Forgot password?
 
  Search thousands of documents on OneMine - the online global mining and minerals library:
 
  Find the industry products
and services you need.
 
   
   
 
 

Minerals & Metallurgical Processing Journal  


Interaction between iron oxides and olivine in magnetite pellets during reduction at 500°-1,300° C

Minerals & Metallurgical Processing, 2014, Vol. 31, No. 2, pp. 126-135

Semberg, P.; Andersson, C.; Bjorkman, B.

ABSTRACT:

In this study, the interaction between magnetite and the additive olivine was studied after oxidation as well as after isothermal reduction at temperatures in the 500º-1,300º C range. In the olivine sample, the forsteritic olivine particles react partly during the oxidation pretreatment to form magnesioferrite and vitreous silica along the particle corona. This breakdown of the olivine particles during oxidation liberates magnesium from the particles, which do not react until temperatures of above 1,150° C in reducing atmosphere. When the hematite in the sample is reduced, and when the temperature is high enough to allow solid-state diffusion at ~800º C, the magnesium of the magnesioferrite redistributes, so that the magnesium concentration approaches the same level throughout the iron oxide structure. For magnetite, this did not occur until 800° C. At 1,000° C, this magnesium reacts further with the silica in the glassy slag phase, which crystallizes into fayalitic olivine. At this temperature, the magnesium has diffused over distances of more than 600 µm from large olivine particles after 2 hrs reduction. From this point, the primary slag phase in the pellet, until melting, is solid fayalite. Upon reduction to metal, the metallization front concentrates the MgO in the remaining wustite, which can lead to MgO levels of up to 10 mole% locally. The melting point of the fayalite is raised from 1,145º C to a melting range of 1,238-1,264º C due to the MgO increase, as estimated based on phase diagrams, which were adapted to the pellets tested. Much of the olivine that remained unaltered in the oxidation process will be encapsulated by iron before the particles begin to dissolve in reducing conditions and, therefore, plays no role in the reduction before final melting of the particles occurs.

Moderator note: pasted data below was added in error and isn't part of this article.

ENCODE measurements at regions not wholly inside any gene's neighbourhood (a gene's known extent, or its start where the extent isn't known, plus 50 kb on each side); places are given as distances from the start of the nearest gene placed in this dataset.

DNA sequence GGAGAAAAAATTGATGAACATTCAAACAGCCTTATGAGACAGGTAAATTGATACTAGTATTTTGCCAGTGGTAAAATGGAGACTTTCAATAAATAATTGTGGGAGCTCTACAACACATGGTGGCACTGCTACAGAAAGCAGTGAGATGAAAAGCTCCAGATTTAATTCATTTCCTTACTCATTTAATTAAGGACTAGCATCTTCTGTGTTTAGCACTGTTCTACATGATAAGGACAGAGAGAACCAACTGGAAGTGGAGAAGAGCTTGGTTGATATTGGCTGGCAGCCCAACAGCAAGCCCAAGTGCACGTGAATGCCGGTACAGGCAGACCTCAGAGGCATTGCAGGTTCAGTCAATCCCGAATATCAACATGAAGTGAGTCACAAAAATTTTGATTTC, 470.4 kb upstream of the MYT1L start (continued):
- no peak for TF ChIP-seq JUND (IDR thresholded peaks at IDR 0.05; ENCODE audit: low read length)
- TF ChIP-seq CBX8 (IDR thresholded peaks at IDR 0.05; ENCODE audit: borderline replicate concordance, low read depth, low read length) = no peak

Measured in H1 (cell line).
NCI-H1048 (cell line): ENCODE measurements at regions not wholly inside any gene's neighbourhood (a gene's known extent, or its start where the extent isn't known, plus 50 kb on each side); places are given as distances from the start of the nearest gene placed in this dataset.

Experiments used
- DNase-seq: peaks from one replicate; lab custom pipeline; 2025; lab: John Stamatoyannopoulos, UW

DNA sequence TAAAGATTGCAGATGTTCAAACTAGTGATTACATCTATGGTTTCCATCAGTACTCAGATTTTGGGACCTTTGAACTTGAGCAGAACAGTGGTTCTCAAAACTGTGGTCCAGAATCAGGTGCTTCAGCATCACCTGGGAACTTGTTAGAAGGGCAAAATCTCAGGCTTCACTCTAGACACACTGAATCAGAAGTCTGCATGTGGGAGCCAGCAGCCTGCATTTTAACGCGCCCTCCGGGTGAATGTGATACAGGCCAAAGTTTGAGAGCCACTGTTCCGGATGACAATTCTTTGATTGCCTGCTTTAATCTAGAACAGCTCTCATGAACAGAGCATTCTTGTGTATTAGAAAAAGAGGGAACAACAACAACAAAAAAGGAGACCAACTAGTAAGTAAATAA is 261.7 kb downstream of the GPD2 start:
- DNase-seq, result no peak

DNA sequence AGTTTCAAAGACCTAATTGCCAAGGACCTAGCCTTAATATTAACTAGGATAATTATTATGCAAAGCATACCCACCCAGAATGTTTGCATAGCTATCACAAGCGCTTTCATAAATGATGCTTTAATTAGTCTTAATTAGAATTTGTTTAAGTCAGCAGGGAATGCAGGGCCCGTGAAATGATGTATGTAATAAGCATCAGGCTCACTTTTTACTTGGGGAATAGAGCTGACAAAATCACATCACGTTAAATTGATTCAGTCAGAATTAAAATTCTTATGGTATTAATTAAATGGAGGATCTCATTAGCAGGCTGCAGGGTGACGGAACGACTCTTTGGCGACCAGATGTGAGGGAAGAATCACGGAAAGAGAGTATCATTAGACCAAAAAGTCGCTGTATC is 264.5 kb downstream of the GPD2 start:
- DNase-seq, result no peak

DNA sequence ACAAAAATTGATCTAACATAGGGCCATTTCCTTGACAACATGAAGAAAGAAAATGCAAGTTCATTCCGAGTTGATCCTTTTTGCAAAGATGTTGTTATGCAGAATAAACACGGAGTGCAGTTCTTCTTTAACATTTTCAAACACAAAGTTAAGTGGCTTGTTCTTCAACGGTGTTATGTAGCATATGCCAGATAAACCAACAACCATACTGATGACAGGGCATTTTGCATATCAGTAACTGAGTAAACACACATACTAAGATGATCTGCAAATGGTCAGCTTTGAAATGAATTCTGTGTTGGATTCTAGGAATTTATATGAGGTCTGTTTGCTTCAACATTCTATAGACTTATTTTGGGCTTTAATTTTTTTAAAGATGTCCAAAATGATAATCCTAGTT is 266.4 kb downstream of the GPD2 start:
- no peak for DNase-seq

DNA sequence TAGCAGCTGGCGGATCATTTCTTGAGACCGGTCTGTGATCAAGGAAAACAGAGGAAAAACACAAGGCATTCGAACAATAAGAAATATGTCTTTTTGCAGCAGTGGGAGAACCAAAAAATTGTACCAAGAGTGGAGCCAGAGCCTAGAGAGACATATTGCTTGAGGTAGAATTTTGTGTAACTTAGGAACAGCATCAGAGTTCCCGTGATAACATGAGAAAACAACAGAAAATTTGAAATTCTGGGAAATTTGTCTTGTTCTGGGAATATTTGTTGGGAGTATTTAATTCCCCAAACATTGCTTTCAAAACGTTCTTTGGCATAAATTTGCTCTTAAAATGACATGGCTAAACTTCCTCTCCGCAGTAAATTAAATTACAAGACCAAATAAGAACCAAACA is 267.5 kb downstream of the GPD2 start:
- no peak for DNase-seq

© SME · PH: 303-948-4200 and 800-763-3132 · FAX: 303-973-3845
12999 E. Adam Aircraft Circle, Englewood, CO 80112 - Sitemap
SME is a member society of OneMine, the SME Foundation, and the
American Institute of Mining, Metallurgical, and Petroleum Engineers (AIME).